If copyright infringement is found during the audit process (aka “software infringement”) then the intellectual property lawyers handling the case will normally start demanding that the officers, directors, and company pay “damages” for what they will usually try to characterize as “willful copyright infringement.” Depending on the situation, the damages can go very high and may not be affordable to the average architect firm, engineer, graphic designer, media company or other entity. This is where looking at all of your applicable insurance policies may come in handy. With some luck, you just might have some IP coverage clauses that will force the insurer to pick up the bill.
What are the typical damages where there is significant software piracy?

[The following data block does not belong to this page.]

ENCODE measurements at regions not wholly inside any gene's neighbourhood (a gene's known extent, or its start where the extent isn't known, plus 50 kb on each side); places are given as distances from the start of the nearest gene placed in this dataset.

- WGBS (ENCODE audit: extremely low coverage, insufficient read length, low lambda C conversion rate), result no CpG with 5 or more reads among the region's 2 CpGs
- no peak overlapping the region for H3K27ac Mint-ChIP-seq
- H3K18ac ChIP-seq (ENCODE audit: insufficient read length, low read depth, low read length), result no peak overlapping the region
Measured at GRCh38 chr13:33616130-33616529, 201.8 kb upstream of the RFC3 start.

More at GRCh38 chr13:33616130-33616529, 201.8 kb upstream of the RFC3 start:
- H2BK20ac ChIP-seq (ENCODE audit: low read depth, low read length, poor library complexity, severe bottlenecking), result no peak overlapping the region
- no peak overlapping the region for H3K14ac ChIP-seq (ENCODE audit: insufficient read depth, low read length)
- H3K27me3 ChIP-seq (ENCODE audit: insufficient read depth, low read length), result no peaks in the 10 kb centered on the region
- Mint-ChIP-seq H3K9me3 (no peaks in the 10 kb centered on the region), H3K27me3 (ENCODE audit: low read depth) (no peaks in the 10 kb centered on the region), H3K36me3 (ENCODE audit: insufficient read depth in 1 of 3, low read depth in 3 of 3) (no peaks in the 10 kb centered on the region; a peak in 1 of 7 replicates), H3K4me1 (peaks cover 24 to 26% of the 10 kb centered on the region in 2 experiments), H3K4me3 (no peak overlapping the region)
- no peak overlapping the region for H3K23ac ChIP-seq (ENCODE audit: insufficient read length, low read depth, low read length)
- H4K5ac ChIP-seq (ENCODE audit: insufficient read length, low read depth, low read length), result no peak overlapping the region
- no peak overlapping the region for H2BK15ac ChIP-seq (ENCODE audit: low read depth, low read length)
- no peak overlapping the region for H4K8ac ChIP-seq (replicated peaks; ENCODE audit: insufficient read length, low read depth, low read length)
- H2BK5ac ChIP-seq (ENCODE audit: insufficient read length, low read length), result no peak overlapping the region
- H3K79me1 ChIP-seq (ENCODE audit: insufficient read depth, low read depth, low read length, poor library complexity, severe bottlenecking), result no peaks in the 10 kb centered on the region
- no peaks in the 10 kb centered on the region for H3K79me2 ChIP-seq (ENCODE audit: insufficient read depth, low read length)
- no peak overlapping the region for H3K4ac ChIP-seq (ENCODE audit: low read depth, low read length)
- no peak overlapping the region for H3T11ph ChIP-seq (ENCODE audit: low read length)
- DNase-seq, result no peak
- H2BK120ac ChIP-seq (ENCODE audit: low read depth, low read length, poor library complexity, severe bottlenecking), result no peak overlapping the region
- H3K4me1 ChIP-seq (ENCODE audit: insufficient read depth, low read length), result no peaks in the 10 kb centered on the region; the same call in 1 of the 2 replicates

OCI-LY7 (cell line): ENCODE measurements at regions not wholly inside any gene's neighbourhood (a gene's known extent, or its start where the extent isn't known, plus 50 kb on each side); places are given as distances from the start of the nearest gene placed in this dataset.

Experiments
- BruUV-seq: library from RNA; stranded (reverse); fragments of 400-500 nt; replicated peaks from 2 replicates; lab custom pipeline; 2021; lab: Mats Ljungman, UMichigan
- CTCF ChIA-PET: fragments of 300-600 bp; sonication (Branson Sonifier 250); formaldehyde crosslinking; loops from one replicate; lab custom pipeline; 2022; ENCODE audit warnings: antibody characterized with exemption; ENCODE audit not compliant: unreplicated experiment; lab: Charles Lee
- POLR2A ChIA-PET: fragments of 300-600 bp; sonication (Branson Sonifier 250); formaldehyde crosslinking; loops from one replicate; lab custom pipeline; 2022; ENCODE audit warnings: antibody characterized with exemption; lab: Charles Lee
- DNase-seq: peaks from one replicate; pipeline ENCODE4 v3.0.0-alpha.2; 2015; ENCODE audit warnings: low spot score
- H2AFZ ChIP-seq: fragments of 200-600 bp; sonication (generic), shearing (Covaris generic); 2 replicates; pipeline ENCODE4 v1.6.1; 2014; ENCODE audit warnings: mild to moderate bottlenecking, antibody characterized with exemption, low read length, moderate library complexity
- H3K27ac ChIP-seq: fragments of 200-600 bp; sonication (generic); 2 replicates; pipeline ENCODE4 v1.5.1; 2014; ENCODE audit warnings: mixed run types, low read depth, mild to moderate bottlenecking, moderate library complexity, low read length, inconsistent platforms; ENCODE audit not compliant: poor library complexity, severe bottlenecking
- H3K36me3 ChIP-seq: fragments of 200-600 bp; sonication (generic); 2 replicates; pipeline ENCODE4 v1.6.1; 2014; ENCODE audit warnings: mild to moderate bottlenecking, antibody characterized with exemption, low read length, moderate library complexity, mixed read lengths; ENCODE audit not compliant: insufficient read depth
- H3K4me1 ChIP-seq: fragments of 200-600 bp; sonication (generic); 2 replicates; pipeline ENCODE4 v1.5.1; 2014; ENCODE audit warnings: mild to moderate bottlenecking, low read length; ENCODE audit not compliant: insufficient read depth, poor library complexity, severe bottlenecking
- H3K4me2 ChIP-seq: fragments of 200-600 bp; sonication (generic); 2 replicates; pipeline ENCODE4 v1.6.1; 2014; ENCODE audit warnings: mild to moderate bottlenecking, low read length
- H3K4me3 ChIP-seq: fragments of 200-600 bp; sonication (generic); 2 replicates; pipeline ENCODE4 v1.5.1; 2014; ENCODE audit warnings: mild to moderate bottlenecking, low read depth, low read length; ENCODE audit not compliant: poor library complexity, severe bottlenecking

Again, this will depend on the nature and extent of the infringement and which software is alleged to have been infringed. Some software is more expensive than others. For example, Microsoft office infringement, or Visio, or a few missing CAL licenses may only wind up costing a few thousand. Whereas a large number of shortages for Autodesk (for example their AutoCad or Revit product), could win up costing you thousands of dollars for EACH copy illegally used. In some BSA cases, legal demands for missing licenses of Office products, servers, or windows could result in legal demands exceeding a half a million dollars. Click here for more information on “unbundling damages” and “infringement multipliers.”